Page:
The title Entropvisions is in homage to my mother, the poet and art critic, Harriet Zinnes. In 1990 New Directions published a collection of her poems titled Entropisms, a word she made-up combining entropy - the tendency toward disorder - and tropism - the growth towards or away from a stimulus. Similarly, my short reviews combine entropy and tropism by suggesting growth towards a vision of art from the chaos of the art world. Through the back door, my title also pays homage to my physicist father, Irving Zinnes, whose long discussions with my mom got her thinking about entropy and tropism in the first place.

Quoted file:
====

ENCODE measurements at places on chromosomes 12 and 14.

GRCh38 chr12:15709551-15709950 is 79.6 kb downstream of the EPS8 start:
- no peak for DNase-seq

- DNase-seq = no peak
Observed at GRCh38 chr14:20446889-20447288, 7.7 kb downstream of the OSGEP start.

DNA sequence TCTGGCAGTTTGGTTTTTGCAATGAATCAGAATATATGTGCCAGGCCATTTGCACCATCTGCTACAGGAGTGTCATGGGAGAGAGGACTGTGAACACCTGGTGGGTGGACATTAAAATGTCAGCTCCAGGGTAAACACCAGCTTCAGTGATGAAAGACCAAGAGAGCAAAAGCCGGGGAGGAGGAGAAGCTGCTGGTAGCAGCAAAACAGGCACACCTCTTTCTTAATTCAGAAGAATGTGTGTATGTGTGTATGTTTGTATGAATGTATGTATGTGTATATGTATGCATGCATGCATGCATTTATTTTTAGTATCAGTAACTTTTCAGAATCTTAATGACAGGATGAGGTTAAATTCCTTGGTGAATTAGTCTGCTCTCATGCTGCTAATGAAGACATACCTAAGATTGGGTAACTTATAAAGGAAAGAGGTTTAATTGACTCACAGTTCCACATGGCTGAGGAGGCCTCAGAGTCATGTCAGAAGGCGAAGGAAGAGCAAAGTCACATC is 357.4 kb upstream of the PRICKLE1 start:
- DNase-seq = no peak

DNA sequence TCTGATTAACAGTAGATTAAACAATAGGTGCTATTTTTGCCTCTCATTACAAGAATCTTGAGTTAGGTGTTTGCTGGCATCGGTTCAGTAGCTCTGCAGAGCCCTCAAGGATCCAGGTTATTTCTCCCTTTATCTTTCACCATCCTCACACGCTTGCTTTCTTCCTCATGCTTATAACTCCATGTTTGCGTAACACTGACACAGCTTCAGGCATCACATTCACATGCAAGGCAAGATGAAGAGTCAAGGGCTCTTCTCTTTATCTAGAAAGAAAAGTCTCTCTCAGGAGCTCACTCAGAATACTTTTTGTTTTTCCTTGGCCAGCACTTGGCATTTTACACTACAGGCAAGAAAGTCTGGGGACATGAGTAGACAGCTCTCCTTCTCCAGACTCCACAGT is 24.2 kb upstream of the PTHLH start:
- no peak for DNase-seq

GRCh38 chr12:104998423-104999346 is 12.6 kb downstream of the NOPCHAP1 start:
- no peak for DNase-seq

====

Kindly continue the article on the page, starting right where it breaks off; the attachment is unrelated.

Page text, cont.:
The Faith Ringgold exhibition at The New Museum (through June 5) is certainly worth a visit. I'd never thought about Ringgold's work as a whole, and so was pleased at how this show explores her artistic development. I began to divide her work into four categories: strong designs of positive/negative shapes, including her early overtly political and very graphic images; doll-like sculpture of tremendous emotional power; quilts or tapestries which for me created the clearest message when she relied on her strong graphic skills, rather than the overly busy collection of figures and objects; and then her touching illustrated children's books. I hadn't known about her many quilts that reference influential white painters like Matisse and Picasso. Apparently Ringgold was trying to show that black artists are equally important, but I felt the way she replaced white nude models with black ones actually was condescending. I recommend viewing the show from the lower to upper floors so as to see the chronological development of Ringgold's art.